The Rothschild family name is synonymous with great wealth through banking and great wine through Bordeaux. The five sons of Mayer Amschel Rothschild left Austro-Germany over 200 years ago to spread their financial empire, famously setting up five branches across Europe in London, Paris, Frankfurt, Vienna, and Naples and becoming the richest and most powerful family in the world.
In vinous terms the family is best known for two different branches owning two of the world’s most famous wineries. The James Mayer de Rothschild branch, (French Branch) of the family own the first growth, grand cru Bordeaux, Chateau Lafite Rothschild and the Nathaniel de Rothschild branch, (English Branch) of the family own the first growth, grand cru Bordeaux, Chateau Mouton Rothschild. Both wineries are in Pauillac on the left bank of the Gironde River.
With a split in the Lafite branch there are now three major Rothschild wine companies: Les Domaines Barons de Rothschild & Compagnie Vinicole Baron Edmond de Rothschild from the Lafite side of the family and Baron Philippe de Rothschild from the Mouton side of the family. All three branches of the family tree have continued to develop their wine interests around the world, with Rothschild owned or joint venture wineries operating right across France, in Chile, Argentina, South Africa and the United States.
The Los Vascos winery is a prestigious Chilean property owned by the Les Domaines Barons de Rothschild, who still own and operate Chateau Lafite Rothschild. The Los Vascos winery is one of the oldest and most substantial vineyards in Chile’s famed Colchagua Valley, first planted at the foot of Mount Cañeten by the Echenique family in the 1750’s. Their ‘Canetenes wines’ were well regarded throughout Chile up until the time of the Pinochet dictatorship, which began in the early 1970’s.
In 1981, the estate took the name of Los Vascos, in honor of the original owners and in 1988 control of the property passed to the Barons de Rothschild. Having decided to enter the Chilean market as grape growers and wine producers, DBR undertook and extensive survey of the Chilean wine regions in order to locate the most favourable site. The family ultimately chose Los Vascos in Colchagua because of its proximity to the ocean, its suitable weather conditions and its excellent, volcanic soils, all combining to create ripening conditions for the production of high quality, premium wine.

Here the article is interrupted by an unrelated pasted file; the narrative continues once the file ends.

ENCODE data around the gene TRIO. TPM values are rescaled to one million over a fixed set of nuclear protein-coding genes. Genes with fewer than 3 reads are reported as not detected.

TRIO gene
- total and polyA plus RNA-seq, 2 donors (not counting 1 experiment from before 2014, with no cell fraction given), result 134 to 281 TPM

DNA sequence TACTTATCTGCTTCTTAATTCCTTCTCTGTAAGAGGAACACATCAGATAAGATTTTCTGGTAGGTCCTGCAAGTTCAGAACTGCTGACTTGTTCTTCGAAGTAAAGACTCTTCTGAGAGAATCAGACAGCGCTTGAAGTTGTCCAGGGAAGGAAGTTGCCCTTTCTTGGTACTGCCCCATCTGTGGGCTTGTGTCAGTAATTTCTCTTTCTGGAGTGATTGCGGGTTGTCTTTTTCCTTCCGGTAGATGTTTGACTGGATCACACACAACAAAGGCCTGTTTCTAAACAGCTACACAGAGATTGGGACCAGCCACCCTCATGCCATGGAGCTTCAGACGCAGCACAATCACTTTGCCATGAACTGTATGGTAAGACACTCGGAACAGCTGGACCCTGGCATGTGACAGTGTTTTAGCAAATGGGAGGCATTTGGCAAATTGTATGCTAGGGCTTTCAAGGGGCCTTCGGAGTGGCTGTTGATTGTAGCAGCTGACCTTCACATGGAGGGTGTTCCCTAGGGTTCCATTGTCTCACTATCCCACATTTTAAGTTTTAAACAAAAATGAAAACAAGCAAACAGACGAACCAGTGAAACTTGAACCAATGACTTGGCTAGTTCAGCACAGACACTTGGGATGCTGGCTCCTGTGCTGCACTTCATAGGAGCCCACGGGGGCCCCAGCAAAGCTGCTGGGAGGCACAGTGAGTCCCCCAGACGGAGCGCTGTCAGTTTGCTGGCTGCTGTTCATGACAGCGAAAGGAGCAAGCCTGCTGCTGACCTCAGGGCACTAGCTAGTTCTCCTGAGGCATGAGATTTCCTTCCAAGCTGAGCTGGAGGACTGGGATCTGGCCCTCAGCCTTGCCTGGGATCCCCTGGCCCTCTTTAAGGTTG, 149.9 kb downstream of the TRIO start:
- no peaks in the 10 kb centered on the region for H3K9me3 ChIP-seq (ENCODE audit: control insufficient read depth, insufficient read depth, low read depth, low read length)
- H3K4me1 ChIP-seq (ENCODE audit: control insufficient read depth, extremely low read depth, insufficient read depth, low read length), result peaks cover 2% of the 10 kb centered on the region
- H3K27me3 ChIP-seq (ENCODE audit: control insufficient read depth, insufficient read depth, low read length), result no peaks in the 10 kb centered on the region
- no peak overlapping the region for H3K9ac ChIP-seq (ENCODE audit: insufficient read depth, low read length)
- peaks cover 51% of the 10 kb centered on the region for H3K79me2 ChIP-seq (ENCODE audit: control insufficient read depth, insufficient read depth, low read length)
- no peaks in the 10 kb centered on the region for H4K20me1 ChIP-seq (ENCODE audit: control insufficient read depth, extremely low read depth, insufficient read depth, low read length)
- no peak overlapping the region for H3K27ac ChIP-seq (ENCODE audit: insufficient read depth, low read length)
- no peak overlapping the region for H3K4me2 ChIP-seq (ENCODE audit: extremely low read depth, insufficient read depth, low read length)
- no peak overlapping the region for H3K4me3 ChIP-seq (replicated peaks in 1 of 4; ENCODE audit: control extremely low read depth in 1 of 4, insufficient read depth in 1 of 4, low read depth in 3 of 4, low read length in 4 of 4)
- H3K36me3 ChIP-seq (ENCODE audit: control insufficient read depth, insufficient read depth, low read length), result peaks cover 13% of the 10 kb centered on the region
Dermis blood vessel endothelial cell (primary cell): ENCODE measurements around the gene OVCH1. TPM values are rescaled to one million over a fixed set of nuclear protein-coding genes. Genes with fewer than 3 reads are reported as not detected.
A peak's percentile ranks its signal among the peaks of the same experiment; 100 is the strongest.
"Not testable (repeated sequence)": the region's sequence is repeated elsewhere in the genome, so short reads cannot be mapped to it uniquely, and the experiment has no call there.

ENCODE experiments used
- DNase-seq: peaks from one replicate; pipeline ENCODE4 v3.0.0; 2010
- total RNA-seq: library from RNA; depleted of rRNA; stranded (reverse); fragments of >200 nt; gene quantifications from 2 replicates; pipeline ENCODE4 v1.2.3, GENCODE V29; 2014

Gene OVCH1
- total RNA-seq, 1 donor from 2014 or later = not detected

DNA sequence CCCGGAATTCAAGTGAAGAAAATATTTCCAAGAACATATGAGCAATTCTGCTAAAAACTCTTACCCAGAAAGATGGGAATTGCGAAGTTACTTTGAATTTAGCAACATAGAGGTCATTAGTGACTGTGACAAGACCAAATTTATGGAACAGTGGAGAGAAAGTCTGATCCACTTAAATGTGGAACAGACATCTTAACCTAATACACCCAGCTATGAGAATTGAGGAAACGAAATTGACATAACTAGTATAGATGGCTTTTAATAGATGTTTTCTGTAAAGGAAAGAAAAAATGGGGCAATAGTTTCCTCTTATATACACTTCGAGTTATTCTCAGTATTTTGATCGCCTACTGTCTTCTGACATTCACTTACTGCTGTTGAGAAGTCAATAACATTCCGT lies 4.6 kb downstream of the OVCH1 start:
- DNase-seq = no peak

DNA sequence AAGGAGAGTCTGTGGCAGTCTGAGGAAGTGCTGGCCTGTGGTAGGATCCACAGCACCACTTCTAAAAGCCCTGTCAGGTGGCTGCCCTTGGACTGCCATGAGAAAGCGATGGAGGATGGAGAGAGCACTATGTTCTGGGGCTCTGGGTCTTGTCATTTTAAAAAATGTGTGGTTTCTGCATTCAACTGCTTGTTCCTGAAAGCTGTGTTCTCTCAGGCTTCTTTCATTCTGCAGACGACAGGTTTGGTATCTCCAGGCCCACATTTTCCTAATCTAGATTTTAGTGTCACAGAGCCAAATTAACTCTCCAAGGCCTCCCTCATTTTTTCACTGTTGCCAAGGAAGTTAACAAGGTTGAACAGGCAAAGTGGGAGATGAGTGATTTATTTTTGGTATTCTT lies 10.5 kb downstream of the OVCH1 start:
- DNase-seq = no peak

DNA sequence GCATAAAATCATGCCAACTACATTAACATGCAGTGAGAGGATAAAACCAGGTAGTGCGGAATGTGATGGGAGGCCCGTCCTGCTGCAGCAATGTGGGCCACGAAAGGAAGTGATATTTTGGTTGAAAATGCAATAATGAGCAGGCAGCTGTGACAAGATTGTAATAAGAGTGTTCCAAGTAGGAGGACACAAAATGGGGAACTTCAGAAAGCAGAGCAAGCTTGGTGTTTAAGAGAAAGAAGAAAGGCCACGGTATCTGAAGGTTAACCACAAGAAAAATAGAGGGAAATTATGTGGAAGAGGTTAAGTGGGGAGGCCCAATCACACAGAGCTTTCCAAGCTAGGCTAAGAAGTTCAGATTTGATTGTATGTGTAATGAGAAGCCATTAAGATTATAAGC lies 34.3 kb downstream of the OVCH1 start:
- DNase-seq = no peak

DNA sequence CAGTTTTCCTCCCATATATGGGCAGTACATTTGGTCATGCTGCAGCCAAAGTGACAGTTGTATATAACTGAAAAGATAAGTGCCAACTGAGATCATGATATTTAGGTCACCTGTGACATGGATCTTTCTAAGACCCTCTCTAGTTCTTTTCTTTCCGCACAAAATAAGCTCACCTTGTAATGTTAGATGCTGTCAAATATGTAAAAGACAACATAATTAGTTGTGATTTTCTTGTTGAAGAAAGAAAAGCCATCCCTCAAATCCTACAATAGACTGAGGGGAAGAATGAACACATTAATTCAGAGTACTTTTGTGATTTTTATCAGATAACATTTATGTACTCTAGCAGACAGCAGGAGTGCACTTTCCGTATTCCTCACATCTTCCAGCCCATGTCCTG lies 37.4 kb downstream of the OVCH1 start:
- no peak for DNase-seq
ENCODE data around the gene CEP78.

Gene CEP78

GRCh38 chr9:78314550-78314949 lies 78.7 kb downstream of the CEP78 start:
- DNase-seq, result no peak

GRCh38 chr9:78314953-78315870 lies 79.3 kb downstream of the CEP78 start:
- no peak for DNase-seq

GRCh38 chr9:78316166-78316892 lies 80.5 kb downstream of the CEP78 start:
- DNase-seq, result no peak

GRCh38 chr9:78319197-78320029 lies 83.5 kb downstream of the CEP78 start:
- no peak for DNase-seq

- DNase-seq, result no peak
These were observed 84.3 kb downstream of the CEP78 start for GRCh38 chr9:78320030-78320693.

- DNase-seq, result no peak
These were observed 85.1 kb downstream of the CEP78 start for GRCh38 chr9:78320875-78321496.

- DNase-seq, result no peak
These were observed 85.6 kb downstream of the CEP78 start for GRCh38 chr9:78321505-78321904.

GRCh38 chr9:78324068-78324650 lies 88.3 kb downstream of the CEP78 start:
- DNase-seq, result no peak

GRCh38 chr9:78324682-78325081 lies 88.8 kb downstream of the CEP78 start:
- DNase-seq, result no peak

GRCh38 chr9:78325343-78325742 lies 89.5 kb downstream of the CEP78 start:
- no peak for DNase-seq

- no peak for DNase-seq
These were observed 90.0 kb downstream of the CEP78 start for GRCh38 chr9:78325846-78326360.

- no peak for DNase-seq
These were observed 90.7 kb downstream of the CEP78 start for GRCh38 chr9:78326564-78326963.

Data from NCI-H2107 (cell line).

Gilbert Rokvam, Château Lafite Rothschild Technical Director from 1983 to 1994 oversaw vineyard restructuring and replanting, whilst significant investment was also made in upgrading the winemaking facilities.
Whilst the wines of Los Vascos are not as cheap as some Chilean wines, they do represent very high quality for their price points and show the true potential of Chile’s excellent grape growing climate, combined with the highest level of French winemaking pedigree and experience.
I recently tried the Los Vascos 2012, Grande Reserve with Ms. Chanraksa Chea of IDD Wines, the importer here in Cambodia.
A blend of 75% Cabernet Sauvignon, 10% Carmenere, 10% Syrah and 5% Malbec, the wine offers up heady aromas of cedar, cigar box, saddle leather, red currants, violets, fig, chocolate and some subtle all-spice. The palate reveals a medium bodied wine with rich flavours of red fruits and mocha given further complexity by tobacco leaf and herbal notes, finishing with fine but firm tannins, a touch of menthol, some smokiness and a tickle of pepper spices.
A complex, well balanced and enjoyable wine it should pair well with a host of fuller flavoured dishes; try it with lamb chops, roast goose or firm, mature cheese.